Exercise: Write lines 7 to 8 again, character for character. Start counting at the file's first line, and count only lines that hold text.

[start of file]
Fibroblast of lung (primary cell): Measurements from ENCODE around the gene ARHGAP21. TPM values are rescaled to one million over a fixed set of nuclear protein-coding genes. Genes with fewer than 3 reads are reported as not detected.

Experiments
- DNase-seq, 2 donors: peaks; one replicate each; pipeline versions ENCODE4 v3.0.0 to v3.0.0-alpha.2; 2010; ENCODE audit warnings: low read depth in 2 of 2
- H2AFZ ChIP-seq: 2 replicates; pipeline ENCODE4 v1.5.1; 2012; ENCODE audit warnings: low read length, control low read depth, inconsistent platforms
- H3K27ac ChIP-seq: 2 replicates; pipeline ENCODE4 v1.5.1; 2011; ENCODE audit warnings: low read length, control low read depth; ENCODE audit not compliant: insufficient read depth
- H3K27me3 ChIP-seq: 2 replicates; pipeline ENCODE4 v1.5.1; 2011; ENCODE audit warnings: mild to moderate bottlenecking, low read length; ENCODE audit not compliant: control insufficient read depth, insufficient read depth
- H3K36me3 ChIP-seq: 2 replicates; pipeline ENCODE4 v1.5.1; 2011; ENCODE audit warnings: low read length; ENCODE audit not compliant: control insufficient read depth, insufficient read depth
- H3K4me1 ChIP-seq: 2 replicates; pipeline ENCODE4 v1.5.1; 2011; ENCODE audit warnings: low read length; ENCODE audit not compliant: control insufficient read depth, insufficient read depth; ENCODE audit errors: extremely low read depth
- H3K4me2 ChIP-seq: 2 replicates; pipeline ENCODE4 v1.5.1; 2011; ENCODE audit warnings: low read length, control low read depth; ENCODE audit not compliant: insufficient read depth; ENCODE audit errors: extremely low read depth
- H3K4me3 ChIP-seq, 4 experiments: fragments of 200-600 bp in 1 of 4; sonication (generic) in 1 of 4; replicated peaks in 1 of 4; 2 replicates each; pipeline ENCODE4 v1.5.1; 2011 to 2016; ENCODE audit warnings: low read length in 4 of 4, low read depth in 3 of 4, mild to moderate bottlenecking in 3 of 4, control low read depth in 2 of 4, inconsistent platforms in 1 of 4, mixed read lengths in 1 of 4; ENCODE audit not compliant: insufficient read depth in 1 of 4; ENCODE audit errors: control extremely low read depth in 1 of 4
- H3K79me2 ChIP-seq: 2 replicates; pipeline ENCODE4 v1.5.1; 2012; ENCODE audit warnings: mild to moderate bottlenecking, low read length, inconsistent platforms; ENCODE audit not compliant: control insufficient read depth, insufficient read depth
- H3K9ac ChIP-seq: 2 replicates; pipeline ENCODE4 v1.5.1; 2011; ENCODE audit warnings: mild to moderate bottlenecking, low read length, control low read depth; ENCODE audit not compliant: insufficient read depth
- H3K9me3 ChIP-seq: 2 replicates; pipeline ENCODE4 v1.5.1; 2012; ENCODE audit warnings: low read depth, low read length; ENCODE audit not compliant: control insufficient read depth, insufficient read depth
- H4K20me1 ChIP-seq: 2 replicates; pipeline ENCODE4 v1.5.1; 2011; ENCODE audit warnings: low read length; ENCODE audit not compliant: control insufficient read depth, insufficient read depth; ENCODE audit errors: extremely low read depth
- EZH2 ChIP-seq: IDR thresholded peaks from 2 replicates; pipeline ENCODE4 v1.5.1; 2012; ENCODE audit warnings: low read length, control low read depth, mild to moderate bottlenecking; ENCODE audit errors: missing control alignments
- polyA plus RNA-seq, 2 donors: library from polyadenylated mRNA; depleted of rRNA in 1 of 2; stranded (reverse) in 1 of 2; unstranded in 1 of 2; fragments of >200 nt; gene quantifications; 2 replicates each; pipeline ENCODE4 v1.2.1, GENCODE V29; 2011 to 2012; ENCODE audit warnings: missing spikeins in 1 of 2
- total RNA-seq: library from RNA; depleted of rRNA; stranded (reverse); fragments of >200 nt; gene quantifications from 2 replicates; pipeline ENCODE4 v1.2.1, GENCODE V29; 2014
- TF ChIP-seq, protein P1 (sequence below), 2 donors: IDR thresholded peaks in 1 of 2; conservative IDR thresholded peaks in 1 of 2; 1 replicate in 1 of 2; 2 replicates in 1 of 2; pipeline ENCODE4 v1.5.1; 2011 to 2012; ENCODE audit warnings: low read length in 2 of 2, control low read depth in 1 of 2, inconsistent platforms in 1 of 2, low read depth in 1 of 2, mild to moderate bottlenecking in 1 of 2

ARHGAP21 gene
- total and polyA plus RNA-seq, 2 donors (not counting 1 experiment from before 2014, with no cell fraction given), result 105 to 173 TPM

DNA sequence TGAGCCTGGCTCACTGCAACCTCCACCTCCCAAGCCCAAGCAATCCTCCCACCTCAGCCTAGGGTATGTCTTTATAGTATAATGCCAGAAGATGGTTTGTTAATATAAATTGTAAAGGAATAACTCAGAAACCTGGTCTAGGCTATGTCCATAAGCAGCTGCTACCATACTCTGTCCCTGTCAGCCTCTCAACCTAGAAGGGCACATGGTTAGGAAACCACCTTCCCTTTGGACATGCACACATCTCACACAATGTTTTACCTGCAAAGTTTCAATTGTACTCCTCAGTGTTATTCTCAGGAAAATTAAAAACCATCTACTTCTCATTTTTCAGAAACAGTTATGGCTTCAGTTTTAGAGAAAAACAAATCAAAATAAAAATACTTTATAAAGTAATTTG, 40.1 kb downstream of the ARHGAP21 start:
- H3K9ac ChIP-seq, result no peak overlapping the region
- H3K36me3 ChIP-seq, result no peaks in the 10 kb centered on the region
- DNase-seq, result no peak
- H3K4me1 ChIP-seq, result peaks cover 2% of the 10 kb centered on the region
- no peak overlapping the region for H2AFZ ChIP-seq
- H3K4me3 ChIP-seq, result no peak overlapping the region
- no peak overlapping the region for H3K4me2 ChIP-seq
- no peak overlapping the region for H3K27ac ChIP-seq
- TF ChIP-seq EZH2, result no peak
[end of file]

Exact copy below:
- H3K36me3 ChIP-seq: 2 replicates; pipeline ENCODE4 v1.5.1; 2011; ENCODE audit warnings: low read length; ENCODE audit not compliant: control insufficient read depth, insufficient read depth
- H3K4me1 ChIP-seq: 2 replicates; pipeline ENCODE4 v1.5.1; 2011; ENCODE audit warnings: low read length; ENCODE audit not compliant: control insufficient read depth, insufficient read depth; ENCODE audit errors: extremely low read depth